The legislature has enacted a handful of criminal laws that went into effect in December.
Senate Bill 445 Burt’s Law
This law makes it a crime for any staff member or volunteer in an adult care home for individuals suffering from mental illness or developmental disability to fail to report abuse or physical harm within 24 hours of the incident. Within the law is a provision that increases the penalties for the intentional injury of adult care home residents and for taking a resident’s personal property.
House Bill 113 Changes to Sex Abuse Statute
This bill makes it a felony for teachers, coaches, and other school personnel to engage in sex acts with a student when the personnel are less than four years older than the victim.
Senate Bill 238 Cyberstalking
This is currently a Class 2 misdemeanor, but a provision has been added to include GPS tracking under the definition of cyberstalking. It is now illegal to use a GPS tracker to track the movement on another adult. Parents tracking their children’s location or adults putting GPS devices on their own vehicles are excluded.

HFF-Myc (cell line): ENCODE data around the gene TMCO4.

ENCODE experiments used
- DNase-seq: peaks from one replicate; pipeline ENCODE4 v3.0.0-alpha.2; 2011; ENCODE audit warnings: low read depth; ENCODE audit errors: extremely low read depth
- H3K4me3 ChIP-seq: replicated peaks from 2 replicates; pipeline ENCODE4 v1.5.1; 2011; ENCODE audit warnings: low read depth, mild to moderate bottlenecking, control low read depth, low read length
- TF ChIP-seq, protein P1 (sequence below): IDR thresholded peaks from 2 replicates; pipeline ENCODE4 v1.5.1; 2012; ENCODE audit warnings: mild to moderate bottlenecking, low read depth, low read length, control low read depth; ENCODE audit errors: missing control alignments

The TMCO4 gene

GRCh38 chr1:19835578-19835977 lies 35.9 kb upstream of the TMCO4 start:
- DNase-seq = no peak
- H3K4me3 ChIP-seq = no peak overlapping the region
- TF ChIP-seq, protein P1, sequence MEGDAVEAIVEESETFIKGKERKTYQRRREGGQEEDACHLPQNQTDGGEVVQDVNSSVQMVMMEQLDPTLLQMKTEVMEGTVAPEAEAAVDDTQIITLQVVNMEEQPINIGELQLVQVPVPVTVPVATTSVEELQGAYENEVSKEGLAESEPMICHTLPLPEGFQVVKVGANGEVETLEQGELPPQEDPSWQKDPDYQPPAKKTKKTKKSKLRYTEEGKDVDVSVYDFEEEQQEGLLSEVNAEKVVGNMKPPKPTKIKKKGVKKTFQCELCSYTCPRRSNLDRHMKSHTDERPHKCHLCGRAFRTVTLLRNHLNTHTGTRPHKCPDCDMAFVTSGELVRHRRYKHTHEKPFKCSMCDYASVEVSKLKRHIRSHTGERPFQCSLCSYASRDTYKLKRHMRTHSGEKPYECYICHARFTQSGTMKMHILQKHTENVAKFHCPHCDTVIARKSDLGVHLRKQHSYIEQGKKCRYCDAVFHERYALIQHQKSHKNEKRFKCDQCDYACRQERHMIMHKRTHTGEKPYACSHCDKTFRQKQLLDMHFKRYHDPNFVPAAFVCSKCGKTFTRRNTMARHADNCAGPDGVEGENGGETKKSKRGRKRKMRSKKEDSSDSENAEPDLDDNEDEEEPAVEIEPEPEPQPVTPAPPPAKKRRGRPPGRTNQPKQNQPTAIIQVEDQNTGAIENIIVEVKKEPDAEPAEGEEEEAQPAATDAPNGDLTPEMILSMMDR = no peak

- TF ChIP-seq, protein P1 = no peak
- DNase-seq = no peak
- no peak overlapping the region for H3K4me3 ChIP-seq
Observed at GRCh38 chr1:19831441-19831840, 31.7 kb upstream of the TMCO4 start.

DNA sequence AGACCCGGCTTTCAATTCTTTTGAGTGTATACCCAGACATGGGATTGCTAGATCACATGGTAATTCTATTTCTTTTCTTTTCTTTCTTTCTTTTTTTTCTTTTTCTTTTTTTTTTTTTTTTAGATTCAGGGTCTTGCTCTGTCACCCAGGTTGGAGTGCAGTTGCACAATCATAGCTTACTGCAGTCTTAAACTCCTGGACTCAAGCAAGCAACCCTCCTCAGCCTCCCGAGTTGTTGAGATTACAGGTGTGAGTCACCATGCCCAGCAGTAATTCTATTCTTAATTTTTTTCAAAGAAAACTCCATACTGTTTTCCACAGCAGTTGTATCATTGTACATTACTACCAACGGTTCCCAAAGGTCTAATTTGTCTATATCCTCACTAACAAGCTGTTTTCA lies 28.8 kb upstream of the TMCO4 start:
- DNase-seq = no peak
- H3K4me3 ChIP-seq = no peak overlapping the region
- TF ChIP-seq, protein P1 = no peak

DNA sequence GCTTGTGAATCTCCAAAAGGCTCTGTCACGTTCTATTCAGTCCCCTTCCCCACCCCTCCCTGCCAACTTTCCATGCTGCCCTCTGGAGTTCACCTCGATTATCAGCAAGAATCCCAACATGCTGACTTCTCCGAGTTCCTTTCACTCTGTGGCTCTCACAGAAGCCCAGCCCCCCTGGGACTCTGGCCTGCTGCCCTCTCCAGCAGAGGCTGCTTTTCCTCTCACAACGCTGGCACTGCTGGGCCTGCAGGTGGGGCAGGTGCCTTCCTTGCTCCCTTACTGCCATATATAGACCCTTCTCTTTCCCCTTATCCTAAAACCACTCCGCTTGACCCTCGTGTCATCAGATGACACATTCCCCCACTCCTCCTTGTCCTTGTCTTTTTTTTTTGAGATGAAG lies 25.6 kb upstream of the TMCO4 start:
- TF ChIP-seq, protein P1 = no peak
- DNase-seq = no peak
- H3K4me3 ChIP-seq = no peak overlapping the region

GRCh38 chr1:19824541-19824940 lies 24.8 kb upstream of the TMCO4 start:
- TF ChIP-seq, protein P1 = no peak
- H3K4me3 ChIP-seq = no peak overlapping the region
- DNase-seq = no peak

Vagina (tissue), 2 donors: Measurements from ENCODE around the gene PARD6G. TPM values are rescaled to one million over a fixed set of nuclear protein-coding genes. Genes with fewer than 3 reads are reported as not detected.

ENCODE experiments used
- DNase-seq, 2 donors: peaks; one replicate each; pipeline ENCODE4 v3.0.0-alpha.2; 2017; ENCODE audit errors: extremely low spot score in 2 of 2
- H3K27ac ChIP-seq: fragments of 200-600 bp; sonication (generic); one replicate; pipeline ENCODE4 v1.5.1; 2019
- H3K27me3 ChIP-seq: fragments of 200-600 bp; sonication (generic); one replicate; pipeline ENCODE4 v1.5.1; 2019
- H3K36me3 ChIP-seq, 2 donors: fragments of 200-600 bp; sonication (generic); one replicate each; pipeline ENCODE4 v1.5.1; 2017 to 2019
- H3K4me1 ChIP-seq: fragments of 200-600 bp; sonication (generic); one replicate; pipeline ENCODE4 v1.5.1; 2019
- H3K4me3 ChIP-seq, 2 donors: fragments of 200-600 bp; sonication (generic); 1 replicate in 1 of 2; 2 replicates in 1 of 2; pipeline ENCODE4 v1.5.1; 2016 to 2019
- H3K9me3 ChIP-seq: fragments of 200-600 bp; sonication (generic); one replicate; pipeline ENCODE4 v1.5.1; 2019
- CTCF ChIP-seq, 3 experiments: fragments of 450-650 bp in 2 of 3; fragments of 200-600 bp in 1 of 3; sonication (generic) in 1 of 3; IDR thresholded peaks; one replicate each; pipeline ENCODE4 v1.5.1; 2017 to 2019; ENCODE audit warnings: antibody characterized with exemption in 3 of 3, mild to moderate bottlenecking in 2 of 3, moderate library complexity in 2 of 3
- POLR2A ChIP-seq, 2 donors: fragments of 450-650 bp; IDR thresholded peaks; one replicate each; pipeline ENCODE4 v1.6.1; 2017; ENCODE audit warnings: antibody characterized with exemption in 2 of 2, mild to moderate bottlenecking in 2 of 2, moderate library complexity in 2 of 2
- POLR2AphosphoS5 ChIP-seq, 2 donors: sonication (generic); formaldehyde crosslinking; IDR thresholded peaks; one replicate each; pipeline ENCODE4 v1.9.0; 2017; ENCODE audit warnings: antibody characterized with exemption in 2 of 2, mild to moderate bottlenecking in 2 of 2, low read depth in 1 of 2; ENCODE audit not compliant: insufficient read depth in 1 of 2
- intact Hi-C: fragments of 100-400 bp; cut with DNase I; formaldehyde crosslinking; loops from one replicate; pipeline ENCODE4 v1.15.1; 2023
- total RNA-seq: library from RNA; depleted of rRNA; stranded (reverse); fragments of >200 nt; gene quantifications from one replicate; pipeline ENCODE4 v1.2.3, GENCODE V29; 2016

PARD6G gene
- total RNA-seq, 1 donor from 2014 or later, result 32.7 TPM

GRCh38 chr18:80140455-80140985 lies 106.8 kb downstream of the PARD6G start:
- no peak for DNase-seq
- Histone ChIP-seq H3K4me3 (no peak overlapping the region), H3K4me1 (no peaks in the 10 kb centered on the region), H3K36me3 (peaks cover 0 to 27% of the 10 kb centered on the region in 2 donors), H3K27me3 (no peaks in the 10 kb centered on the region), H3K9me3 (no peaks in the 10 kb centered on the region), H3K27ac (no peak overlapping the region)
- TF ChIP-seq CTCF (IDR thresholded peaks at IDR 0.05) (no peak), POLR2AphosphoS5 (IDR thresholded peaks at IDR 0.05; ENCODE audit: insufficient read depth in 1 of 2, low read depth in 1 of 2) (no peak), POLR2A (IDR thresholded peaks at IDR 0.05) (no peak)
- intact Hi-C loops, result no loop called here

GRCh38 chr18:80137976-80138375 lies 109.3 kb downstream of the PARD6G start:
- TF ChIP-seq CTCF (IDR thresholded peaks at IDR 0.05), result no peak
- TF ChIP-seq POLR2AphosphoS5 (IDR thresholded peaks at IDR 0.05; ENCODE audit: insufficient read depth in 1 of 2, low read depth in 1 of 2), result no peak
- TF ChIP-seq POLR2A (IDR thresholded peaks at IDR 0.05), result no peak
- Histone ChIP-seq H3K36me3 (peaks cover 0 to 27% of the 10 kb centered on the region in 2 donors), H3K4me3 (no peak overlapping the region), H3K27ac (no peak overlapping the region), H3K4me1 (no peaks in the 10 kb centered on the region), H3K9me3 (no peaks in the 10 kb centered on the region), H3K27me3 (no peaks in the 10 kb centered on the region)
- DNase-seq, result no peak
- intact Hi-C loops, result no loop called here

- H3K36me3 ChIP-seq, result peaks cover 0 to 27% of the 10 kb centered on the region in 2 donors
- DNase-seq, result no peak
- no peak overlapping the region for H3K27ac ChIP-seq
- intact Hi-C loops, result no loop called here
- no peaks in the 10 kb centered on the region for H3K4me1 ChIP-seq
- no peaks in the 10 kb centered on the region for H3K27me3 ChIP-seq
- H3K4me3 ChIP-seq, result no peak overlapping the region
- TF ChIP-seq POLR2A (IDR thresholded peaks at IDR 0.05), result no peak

House Bills 691 and 560 Assaults on Members of the National Guard or Doctors
These bills make it felonies to assault a member of the National Guard while that individual is in the course of discharging his/her duties or to assault a doctor or other licensed health care provider discharging his or her duties at a hospital.
House Bill 792 Revenge Porn
It is now a felony to post explicit photos or videos of any person without consent if the posting is for the purpose of harassment, extortion, or intimidation of the victim. It also gives victims the right to sue the perpetrators for damages.
House Bill 341 Designer Drugs
A new compound called “NBOMe” has been added to North Carolina’s Schedule 1 controlled substance listing. This is a synthetic hallucinogen that mimics the effects of LSD. In addition, certain variants of Ritalin has been added to a list of drugs subject to lesser restrictions.
House Bill 562 New Gun Laws
Background checks sheriffs can conduct on people applying for pistol permits or to purchase a handgun without a concealed carry permit has been limited to a five year look-back period.